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Fantastic Archaeology

This course was taught at the University of Wisconsin, Oshkosh during the fall 2010 semester.

Excerpt from Syllabus

In its broadest sense, Fantastic Archaeology describes those claims and interpretations about the archaeological record that are outside the orthodox mainstream of the scholarly and professional world of archaeology. This can range from new, as yet untested hypotheses that may become the orthodox interpretations to the outrageous claims that can be easily refuted. Students will examine this entire range of competing, non-orthodox interpretations of the archaeological record.

This course has a much broader subject area than students are likely to encounter in other courses–even in an eclectic field like Anthropology. Students have the opportunity to bring knowledge and expertise acquired in other courses, or their general life experience, to the discussions.

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Perspectives on Atheism

This course was taught at St. Edwards University in spring 2012.

Excerpt from Syllabus

American mythology claims the United States is a Christian nation, increasingly accepting of all denominations and faiths. What about non-belief? Should atheism be written into, and become part of the American story? Has it already? From a rhetorical perspective this course will address a variety of related questions:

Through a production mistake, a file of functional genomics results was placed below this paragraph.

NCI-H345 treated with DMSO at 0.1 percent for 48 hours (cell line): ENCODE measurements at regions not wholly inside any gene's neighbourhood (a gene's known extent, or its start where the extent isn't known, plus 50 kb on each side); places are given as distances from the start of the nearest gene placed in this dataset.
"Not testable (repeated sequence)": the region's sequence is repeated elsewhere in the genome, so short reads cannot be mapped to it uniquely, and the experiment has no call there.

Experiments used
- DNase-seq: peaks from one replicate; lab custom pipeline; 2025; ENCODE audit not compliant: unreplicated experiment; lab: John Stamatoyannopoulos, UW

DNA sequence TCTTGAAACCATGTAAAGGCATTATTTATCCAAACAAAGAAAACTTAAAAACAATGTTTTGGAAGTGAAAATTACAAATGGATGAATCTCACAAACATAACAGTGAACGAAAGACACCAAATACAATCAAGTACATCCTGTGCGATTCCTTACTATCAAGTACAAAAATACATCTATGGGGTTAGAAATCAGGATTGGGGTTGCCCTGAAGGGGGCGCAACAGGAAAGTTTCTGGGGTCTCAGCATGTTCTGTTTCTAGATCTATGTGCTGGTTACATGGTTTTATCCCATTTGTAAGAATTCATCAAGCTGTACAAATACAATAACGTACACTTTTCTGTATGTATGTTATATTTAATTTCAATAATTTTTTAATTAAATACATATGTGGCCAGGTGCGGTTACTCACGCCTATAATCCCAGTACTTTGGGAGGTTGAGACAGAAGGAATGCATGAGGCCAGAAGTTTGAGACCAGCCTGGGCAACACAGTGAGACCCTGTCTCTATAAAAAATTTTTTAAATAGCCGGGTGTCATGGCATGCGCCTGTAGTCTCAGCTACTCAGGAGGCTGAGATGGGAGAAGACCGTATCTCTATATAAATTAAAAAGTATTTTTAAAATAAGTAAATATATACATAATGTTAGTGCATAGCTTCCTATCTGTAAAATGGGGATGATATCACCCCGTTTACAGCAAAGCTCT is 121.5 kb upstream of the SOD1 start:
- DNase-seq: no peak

• What are the narratives of atheism? Whose voices tell the stories and what are their interests?
  • What are the arguments for atheism?
  • How is atheism framed, both positively and negatively?
  • Why has “New Atheism” appeared recently as a social movement? What are the aspirations of the movement, the strategies used for altering perspectives, and who are their audiences?

This course will examine four different perspectives from which to view these issues:

  1. The personal perspective of “Letting Go of God”
  2. The critical perspective taking religion as its object
  3. The social perspective examining secularism in a free society
  4. The ethical perspective addressing the tenets of secular humanism.

There is an alternative American myth claiming the United States is a beacon of Liberty, carrying the torch of progressive values, scientific endeavor, and human rights ignited by the Enlightenment. Which American myth appeals to us? This overarching question will guide our journey.

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(420 kb PDF)

Jesus, the Easter Bunny, and Other Delusions:
Just Say No!

In this talk, Dr. Peter Boghossian argues that faith-based processes are unreliable and unlikely to lead one to the truth. Since our goal as knowers is to have more true beliefs than false ones, faith, as a process for getting to the truth, should be abandoned in favor of other, more reliable processes. The talk was followed by a question and answer session from the audience. This presentation, sponsored by the Freethinkers of Portland State University and published by philosophynews.com, was given by Dr. Peter Boghossian of Portland State University on January 27, 2012.

The Believing Brain

Synthesizing thirty years of research, Michael Shermer upends traditional thinking about how humans form beliefs about the world. Simply put, beliefs come first, and explanations for beliefs follow. The brain, Shermer argues, is a belief engine. Using sensory data that flow in through the senses, the brain naturally looks for and finds patterns—and then infuses those patterns with meaning, forming beliefs. Once beliefs are formed, our brains subconsciously seek out confirmatory evidence in support of those beliefs, accelerating the process of reinforcing them. Shermer provides countless real-world examples of how this process operates, from politics, economics, and religion to conspiracy theories, the supernatural, and the paranormal.